Because of the program's diversity and as each focus had its proper dynamic features, the plan presented different success levels. In this way, each state team took their own decisions, what has generated too many evaluations of the whole program and, consequently, its extinction in 1980. In 1982, ex-Minister Almeida Machado, the program creator and great enthusiast, published an analysis emphasizing, obviously, its positive aspects (Machado 1982).

Schistosomiasis control within the period of 1980 to 1989

This period may be divided in two phases: from 1980 to 1984, the program lost its force, went through a process of decentralization and faced restrictions for massive chemotherapy. The activities associated to individual attention were transferred to State Health Secretaries, Inamps (National Institute for Medical Assisttance), FSESP, and Sucam. At state level, according to resource availability, the unities had more decision power for modifying centralized norms. As for the second phase, from 1985 to 1989, there was an attempt of restructuring the program by dividing it in areas, such as: (a) primary endemic – those with long term transmission and high prevalence rates; (b) secondary endemic – those with recent transmission, due to professional activities; (c) isolated foci – with localized transmission; (d) vulnerable areas those which present risk of transmission. Based on this division, it was established the following strategies for each one of them. For primary endemic areas, it was indicated a biannual massive treatment, where prevalence in children from 7 to 14 years old was higher than 50%; when prevalence stood between 25 and 50%, population from 2 to 14 years old was submitted to selective treatment; and when prevalence was lower than 25%, just infected people was treated. In addition, there was molluscicides application on "epidemiological important" foci as well as improvement of sanitary conditions and community mobilization. For secondary endemic areas, the same methodology should be applied, based on prevalence indicated through exams on 20% of the whole population with less than 1000 inhabitants and on 10% of communities with more than 1000 inhabitants. For isolated foci, the objective was to interrupt transmission and avoid expansion of the foci, through biannual coproscopic inquiries of the whole population; treatment of infected people; use of molluscicides on transmission foci; and community participation. On vulnerable areas, the objective was to prevent the establishment of a focus, through population coproscopy, treatment for infected migrants and a vigilance system. Silveira (1989) resumed the program objectives in this way: (a) suppression of severe forms through precocious treatment; (b) prevalence reduction; (c) interruption of transmission on isolated foci; and (d) prevention of foci installation on vulnerable areas.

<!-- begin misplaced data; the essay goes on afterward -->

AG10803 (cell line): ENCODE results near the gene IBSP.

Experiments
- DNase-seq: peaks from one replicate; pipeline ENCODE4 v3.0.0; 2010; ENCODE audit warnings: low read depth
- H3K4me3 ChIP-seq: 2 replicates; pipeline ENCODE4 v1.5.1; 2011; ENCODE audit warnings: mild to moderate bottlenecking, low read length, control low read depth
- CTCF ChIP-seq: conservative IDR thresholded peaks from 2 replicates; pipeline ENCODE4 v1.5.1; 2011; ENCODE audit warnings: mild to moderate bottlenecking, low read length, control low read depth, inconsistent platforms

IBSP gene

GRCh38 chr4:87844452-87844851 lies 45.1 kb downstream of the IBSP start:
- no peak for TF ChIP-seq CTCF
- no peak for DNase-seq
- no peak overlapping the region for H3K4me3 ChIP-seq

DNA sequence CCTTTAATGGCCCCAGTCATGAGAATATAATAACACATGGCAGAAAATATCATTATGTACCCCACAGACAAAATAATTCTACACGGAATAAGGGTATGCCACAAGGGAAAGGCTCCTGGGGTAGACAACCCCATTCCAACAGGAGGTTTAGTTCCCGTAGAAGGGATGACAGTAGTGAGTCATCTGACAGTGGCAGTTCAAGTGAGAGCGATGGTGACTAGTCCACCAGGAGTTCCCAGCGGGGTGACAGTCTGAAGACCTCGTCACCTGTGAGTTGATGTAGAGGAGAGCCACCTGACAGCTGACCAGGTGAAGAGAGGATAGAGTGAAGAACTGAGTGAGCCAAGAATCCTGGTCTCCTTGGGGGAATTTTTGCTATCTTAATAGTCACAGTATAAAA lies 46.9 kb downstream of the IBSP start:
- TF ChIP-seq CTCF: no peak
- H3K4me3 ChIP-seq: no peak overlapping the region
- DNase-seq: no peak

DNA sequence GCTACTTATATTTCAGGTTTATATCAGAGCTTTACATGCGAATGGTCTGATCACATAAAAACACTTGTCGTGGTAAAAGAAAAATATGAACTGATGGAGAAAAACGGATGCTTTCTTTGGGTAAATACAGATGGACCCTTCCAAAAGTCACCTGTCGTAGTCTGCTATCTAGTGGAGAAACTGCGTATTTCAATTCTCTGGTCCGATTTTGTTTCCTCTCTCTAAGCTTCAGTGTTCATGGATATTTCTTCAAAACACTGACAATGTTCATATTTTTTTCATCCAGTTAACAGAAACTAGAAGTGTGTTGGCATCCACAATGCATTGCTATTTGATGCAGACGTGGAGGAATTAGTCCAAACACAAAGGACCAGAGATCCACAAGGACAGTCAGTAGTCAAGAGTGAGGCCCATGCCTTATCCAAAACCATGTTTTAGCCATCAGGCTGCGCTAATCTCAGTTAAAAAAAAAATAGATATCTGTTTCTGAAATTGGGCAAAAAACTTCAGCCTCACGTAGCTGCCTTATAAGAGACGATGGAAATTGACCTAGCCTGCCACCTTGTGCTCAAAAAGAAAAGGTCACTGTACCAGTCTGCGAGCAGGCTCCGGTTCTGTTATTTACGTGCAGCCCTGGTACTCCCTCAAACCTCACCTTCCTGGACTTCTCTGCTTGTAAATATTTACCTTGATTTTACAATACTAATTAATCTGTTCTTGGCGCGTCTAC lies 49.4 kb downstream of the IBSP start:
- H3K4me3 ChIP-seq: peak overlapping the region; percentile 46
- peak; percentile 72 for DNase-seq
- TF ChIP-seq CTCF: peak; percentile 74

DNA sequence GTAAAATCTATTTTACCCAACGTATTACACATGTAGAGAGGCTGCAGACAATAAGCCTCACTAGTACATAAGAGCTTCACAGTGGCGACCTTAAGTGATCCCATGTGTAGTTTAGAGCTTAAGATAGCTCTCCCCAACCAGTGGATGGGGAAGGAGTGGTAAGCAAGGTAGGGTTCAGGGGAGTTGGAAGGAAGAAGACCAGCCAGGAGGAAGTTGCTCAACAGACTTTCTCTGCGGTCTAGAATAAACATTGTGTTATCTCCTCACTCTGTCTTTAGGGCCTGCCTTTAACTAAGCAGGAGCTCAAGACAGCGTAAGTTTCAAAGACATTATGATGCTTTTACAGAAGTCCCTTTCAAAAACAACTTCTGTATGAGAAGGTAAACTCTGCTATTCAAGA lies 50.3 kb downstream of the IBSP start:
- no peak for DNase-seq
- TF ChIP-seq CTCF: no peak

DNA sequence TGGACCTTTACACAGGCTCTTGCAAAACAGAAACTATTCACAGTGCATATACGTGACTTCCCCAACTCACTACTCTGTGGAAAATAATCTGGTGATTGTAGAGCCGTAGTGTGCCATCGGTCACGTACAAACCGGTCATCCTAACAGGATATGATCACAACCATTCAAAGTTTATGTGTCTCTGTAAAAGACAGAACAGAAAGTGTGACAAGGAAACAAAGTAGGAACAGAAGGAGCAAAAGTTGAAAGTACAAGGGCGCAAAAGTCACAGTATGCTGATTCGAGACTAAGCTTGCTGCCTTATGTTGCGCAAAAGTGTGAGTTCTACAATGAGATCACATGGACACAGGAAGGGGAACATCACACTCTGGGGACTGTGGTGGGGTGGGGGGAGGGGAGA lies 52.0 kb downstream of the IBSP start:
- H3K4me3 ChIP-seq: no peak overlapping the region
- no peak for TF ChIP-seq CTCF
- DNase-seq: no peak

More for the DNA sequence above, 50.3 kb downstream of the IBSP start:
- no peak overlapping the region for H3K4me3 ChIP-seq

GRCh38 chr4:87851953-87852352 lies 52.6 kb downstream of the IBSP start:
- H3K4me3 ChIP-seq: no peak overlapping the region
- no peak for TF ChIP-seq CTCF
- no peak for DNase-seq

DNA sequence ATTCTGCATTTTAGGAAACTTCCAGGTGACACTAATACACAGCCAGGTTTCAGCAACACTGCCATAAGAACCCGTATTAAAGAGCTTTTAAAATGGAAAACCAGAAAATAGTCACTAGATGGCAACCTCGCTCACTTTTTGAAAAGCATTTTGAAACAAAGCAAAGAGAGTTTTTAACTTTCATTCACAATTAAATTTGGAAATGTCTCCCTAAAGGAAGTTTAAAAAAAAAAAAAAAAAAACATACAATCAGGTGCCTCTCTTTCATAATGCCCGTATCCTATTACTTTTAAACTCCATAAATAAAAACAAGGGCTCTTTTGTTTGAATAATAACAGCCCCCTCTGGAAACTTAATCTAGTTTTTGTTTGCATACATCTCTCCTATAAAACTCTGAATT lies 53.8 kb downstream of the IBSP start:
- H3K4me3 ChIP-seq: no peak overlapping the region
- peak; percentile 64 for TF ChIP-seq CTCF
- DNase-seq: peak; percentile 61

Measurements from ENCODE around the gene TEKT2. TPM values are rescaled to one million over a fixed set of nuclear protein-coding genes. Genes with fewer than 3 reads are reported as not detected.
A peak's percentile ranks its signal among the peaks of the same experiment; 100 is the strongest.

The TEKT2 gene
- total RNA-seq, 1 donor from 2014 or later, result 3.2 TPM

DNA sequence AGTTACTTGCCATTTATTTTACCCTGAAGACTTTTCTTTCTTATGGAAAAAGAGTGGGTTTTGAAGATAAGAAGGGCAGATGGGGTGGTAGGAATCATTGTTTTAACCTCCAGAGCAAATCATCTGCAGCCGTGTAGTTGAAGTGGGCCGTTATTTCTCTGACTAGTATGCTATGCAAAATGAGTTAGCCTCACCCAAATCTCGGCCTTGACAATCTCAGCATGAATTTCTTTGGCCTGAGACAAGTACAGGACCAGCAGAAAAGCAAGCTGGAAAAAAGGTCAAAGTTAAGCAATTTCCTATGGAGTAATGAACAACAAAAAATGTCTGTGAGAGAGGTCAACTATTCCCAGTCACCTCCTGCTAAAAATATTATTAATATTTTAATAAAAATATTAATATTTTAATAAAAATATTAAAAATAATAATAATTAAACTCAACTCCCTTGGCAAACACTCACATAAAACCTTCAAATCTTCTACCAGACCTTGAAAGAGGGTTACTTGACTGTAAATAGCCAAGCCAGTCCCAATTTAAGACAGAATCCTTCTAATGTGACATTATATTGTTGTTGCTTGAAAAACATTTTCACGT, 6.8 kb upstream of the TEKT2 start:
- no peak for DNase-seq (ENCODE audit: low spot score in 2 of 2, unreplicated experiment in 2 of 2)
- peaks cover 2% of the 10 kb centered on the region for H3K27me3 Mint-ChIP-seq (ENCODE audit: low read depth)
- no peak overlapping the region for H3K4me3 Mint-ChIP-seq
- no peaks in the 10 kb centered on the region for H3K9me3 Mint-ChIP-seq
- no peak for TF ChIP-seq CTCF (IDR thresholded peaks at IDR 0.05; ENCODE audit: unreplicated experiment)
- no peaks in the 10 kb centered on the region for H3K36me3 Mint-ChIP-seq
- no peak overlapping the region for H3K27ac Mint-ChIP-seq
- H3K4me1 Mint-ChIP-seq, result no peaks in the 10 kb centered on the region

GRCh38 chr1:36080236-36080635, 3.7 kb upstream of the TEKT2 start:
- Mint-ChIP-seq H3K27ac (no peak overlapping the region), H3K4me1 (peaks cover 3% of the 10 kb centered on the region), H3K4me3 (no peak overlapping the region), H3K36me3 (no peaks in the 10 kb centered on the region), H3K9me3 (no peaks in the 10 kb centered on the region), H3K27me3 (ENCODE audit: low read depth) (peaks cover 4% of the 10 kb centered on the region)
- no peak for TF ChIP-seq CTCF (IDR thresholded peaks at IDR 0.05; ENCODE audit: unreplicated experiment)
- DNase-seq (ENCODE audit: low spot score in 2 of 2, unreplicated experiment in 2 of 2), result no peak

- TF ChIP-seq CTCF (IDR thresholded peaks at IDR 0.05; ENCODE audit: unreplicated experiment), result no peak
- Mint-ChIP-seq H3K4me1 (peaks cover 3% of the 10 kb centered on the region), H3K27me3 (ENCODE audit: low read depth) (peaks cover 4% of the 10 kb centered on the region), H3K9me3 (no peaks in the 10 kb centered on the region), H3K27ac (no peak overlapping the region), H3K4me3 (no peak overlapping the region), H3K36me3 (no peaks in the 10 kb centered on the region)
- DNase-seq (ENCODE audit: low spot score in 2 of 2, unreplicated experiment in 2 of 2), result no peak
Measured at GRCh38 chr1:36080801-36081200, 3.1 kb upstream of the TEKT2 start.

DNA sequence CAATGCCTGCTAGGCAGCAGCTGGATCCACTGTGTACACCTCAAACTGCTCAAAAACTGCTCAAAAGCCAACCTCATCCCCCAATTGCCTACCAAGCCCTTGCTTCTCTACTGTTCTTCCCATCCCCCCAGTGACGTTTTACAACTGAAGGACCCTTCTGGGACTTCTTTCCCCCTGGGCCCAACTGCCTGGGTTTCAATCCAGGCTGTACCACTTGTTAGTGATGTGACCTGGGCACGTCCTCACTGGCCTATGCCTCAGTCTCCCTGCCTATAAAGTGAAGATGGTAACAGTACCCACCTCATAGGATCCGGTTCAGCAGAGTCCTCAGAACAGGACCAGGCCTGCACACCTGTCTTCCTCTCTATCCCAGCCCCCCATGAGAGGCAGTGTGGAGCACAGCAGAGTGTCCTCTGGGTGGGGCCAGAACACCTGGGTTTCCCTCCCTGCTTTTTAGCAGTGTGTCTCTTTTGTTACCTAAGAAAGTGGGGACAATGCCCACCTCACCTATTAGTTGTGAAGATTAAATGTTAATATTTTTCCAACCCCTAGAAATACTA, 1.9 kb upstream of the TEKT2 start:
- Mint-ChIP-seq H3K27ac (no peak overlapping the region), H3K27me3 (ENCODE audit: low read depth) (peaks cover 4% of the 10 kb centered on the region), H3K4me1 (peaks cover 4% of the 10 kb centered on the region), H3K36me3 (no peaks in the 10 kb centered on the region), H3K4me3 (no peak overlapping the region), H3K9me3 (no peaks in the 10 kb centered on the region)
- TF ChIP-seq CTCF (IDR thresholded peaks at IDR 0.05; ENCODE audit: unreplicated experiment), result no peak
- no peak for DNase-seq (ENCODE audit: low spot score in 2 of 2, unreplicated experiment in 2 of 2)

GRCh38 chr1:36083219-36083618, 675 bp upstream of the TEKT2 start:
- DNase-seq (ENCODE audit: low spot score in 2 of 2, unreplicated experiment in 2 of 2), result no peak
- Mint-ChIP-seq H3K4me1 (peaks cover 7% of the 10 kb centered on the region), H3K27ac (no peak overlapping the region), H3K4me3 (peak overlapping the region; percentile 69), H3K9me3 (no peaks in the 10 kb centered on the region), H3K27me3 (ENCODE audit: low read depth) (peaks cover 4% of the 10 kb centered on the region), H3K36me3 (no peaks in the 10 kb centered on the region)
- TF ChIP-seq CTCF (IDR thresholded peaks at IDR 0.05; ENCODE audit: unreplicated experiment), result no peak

Schistosomiasis control within the period of 1990 to 2002

From 1990 on, the National Health Foundation (Funasa), formed by the association of Sucam and FSESP, started to direct the Schistosomiasis Control Program (PCE), as anyother programs for endemic diseases from the Ministry of Health, aiming the following objectives: (a) to reduce the prevalence of each locality to less than 25%, since the majority of severe forms usually occurred in areas with a prevalence higher than this; (b) to reduce severe forms of schistosomiasis and subsequent obits through systematic treatment; (c) to eliminate transmission of isolated foci; and (d) to avoid endemic expansion, combating illness transmission causes by using intervention techniques, such as: (1) sanitary education; (2) basic sanitation; (3) coproscopic diagnosis and treatment of carriers; (4) control of mollusks. Amaral and Porto (1994) made a complete review of the PCE, historic features, evolution, status and determinants until that date, fundaments and objectives, control techniques and methods, results achieved until then and, finally, perspectives for disease control.

 

TODAY SITUATION: RESULTS SYNTHESIS AND CONCLUSIONS

The present review analyzes available data from Schistosomiasis Control Program, directed by the Secretary of Health Vigilance, Ministry of Health. Initially, the analysis focused on global data by year, from 1977 to 2002, investigating the prevalence of infection during a period of 26 years (Table I). Later, a comparison study was made in order to verify the prevalence by federative state, in two different periods, from 1980 to 1989 and from 1990 to 2002 (Table II), according to the program different phases.